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Now seas and earth were in confusion lost;
A world of waters, and without a coast. DRIDEN.

-Sea cover'd sea,
Sea without shore-

MILTON. In Milton the former part of the description does not forestall the latter. How much more great and solemn on this occasion is that which follows in our English poet:

-And in their palaces,
Where luxury late reign’d, sea-monsters whelp'd

And stabled than that in Ovid, where we are told that the seacalves lay in those places where the goats were used to browse? The reader may find several other parallel passages in the Latin and English description of the deluge, wherein our poet has visibly the advantage. The sky's being overcharged with clouds, the descending of the rains, the rising of the seas, and the appearance of the rainbow, are such descriptions as every one must take notice of. The circumstance relating to Paradise is so finely imagined, and suitable to the opinions of many learned authors, that I can not forbear giving it a place in this paper:

Then shall this mount
Of Paradise by might of waves be mov'd
Out of his place, push'd by the horned flood,
With all his verdure spoild and trees adrift,
Down the great river to the opening gulf,
And there take root; an island salt and bare,

The haunt of seals, and orcs and sea-mews clang. The transition which the poet makes from the vision of the deluge, to the concern it occasioned

in Adam, is exquisitely graceful, and copied after Virgil, though the first thought it introduces is rather in the spirit of Ovid:

How didst thou grieve then, Adam, to behold The end of all thy offspring, end so sad, Depopulation! thee another flood Of tears and sorrow; a flood thee also drown'd, And sunk thee as thy sons: till gently rear'd By th' angel, on thy feet thou stood'st at last, Though comfortless, as when a father mourns His children, all in view destroy'd at once. I have been the more particular in my quotations out of the eleventh book of Paradise Lost, because it is not generally reckoned among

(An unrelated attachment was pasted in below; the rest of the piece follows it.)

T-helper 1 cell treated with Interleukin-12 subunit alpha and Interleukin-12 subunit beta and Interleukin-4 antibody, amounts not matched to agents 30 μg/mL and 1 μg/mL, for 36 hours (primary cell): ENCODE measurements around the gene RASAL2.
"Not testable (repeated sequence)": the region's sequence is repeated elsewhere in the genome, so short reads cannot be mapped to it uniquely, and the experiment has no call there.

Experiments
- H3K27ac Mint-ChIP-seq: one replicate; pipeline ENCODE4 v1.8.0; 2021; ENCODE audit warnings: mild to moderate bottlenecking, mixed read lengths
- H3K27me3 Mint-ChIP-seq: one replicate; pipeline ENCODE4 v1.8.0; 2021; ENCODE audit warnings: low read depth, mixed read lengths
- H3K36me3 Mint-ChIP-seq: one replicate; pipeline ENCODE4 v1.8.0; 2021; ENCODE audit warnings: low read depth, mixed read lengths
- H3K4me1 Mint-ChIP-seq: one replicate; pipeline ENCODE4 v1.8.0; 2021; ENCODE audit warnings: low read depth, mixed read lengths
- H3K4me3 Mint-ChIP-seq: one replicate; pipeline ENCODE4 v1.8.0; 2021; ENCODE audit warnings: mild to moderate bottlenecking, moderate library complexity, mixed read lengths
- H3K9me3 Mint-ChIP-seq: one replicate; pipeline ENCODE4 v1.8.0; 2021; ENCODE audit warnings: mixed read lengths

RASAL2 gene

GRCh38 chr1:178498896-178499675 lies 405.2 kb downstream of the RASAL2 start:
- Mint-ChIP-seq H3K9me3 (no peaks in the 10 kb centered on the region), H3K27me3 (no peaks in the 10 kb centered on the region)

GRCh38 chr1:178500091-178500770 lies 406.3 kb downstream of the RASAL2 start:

the most shining books of this poem; for which reason the reader might be apt to overlook those many passages in it which deserve our admiration. The eleventh and twelfth are indeed built upon that single circumstance of the removal of our first parents from Paradise; but though this is not in itself so great a subject as that in most of the foregoing books, it is extended and diversified with so many surprising incidents and pleasing episodes, that these two last books can by no means be looked upon as unequal parts of this divine poem. I must further add, that had not Milton represented our first parents as driven out of Paradise, his Fall of Man would not have been complete, and consequently his action would have been imperfect. ADDISON.


No. 364. MONDAY, APRIL 28.

- Navibus atque
Quadrigis petimus bene vivere. Hon. Ep.
We ride and sail in quest of happiness. CREECA.

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• A LADY of my acquaintance, for whom I have too much respect to be easy while she is doing an indiscreet action, has given occasion to this trouble: she is a widow, to whom the indulgence of a tender husband has intrusted the management of a very great fortune, and a son about sixteen, both which she is extremely fond of. The boy has parts of the middle size, neither shining nor despicable, and has passed the common exercises of his years with tolerable advantage, but is withal what you would call a forward youth; by the help of this last qualification, which serves as a varnish to all the rest, he is enabled to make the best use of his learning, and display it at full length upon all occasions. Last summer he distinguished himself two or three times very remarkably, by puzzling the vicar before an assembly of most of the ladies in the neighbourhood: and from such weighty considerations as these, as it too often unfortunately falls out, the mother is become invincibly persuaded that her son is a great scholar; and that to chain him down to the ordinary methods of education with others of his age, would be to cramp his faculties, and do an irreparable injury to his wonderful capacity.